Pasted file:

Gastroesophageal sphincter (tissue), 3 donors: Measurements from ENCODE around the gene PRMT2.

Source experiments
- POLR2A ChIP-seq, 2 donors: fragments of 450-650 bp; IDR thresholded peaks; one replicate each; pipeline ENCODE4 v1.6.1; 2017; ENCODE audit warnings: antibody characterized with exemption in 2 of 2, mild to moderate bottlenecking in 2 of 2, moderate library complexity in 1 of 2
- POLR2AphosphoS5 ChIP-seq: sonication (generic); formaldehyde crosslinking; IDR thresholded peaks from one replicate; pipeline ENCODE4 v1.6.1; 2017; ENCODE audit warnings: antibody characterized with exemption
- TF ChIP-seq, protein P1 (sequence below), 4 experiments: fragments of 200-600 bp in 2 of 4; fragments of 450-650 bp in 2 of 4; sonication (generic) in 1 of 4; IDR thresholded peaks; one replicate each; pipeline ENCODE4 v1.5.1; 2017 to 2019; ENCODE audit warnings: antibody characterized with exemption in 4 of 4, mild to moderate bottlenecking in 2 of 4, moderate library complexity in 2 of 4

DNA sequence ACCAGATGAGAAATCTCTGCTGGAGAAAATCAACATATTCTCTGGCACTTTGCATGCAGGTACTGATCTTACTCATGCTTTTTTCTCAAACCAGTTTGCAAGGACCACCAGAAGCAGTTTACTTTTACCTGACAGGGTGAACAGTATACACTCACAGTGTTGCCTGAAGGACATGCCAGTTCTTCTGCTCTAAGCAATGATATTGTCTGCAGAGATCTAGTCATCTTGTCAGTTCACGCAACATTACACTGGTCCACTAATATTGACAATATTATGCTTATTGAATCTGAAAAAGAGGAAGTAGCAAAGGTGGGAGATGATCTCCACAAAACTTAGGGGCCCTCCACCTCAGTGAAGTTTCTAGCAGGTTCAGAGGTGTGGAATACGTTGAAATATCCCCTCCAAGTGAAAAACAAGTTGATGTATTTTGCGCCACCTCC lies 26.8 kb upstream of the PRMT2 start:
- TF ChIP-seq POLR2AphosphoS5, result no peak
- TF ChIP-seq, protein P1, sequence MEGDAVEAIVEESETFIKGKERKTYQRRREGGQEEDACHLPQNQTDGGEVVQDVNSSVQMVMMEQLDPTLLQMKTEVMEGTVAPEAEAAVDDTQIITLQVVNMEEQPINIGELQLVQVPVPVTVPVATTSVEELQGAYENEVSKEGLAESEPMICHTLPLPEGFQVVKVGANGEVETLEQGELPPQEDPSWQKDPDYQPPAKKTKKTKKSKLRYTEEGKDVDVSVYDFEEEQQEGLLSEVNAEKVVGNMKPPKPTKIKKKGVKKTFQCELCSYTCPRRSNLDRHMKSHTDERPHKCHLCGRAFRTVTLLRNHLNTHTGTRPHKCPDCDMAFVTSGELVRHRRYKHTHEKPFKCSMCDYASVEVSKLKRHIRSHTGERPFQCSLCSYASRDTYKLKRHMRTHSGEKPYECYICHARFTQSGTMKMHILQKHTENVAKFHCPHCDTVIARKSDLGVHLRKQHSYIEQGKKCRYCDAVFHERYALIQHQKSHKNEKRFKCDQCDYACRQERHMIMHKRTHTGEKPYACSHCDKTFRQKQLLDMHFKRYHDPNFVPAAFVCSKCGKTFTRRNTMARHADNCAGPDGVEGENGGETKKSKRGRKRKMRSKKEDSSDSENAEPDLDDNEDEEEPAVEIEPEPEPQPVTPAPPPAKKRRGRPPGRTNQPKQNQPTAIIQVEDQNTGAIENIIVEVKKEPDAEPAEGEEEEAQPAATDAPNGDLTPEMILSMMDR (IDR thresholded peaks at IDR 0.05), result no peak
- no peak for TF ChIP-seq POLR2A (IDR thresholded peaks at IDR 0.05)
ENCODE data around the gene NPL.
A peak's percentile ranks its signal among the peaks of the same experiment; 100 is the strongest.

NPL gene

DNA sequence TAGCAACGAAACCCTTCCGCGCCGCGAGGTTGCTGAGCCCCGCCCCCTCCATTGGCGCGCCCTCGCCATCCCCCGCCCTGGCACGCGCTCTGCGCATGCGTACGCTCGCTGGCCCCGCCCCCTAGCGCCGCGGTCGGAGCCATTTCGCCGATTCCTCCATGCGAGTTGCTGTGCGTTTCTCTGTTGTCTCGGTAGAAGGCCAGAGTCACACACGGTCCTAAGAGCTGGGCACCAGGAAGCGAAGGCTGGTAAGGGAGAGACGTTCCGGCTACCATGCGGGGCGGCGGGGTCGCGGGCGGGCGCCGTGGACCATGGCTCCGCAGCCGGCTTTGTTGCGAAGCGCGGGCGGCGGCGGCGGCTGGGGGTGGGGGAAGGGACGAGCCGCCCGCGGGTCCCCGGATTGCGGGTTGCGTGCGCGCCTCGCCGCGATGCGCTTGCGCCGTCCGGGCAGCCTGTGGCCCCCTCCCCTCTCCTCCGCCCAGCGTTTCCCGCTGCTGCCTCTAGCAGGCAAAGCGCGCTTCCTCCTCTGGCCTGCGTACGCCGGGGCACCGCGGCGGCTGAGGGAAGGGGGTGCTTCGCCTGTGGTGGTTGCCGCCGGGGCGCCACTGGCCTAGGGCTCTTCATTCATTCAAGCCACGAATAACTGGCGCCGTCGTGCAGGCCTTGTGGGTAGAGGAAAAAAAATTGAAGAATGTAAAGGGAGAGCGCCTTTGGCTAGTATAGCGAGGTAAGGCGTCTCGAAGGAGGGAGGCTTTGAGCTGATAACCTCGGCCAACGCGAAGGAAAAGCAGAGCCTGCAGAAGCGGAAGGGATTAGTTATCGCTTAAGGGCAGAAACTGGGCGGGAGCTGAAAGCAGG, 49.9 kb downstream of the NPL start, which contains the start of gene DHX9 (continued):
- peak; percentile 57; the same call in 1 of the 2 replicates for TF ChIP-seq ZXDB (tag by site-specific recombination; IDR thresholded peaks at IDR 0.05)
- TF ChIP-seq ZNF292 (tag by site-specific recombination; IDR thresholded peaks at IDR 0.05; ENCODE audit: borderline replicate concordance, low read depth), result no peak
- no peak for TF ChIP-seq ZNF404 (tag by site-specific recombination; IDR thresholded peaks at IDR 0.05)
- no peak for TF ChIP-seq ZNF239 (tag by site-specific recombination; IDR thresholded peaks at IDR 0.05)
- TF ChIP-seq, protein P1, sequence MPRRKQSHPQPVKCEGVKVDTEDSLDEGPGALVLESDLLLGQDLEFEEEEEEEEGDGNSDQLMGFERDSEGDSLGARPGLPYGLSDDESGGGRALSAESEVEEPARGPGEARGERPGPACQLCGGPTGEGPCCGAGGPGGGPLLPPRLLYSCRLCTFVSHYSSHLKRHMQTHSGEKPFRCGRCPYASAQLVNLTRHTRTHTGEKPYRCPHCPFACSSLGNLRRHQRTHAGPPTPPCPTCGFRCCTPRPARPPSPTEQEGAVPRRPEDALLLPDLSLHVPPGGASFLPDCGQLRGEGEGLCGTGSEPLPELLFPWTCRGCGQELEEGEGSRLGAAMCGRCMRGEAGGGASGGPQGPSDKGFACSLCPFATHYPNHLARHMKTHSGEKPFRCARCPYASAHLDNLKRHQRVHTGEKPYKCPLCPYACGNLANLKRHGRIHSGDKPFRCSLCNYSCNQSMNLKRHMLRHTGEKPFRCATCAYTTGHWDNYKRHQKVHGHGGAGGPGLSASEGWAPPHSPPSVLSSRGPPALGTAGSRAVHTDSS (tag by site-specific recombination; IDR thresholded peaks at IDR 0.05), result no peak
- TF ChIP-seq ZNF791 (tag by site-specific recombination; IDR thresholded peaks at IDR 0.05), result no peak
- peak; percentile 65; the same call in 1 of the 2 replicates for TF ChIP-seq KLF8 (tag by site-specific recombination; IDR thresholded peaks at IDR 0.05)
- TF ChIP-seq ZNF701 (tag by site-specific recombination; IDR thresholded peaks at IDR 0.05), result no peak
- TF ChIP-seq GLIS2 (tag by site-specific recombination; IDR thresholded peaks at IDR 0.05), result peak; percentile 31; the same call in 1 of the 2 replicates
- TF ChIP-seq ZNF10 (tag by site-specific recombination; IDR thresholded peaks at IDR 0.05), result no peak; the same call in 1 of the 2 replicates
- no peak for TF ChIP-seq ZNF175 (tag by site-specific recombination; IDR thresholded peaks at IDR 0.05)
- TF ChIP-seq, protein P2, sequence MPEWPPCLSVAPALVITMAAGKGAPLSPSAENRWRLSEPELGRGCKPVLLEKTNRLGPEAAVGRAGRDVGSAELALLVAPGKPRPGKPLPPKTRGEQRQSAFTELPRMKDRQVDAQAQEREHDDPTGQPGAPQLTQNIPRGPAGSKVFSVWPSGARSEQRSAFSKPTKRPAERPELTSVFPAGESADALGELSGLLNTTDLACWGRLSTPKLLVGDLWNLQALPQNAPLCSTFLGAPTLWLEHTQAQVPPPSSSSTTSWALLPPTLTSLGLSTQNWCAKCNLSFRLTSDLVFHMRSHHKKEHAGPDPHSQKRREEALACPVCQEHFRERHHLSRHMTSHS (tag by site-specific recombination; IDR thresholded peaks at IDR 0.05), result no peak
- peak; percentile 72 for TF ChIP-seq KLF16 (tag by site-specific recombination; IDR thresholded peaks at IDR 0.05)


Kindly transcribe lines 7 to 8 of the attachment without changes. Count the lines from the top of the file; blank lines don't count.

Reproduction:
- TF ChIP-seq POLR2AphosphoS5, result no peak
- TF ChIP-seq, protein P1, sequence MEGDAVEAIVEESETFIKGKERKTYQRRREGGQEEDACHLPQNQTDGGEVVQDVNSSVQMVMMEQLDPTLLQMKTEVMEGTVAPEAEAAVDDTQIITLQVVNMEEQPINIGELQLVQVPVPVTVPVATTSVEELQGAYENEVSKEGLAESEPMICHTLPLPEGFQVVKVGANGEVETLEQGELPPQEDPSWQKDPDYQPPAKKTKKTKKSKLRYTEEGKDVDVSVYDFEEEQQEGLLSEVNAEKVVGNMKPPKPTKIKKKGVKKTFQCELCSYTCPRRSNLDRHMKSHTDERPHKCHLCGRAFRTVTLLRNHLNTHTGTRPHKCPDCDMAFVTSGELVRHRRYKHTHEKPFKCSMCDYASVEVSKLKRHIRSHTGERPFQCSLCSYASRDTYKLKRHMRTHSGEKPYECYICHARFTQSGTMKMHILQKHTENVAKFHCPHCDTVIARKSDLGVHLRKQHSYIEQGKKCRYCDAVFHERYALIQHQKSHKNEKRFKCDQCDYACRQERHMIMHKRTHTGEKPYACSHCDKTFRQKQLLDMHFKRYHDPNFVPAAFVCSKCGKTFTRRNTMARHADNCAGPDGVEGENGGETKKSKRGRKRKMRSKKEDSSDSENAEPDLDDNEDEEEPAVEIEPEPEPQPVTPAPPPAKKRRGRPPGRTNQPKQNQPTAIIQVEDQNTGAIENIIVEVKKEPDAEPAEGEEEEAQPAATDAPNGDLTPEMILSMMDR (IDR thresholded peaks at IDR 0.05), result no peak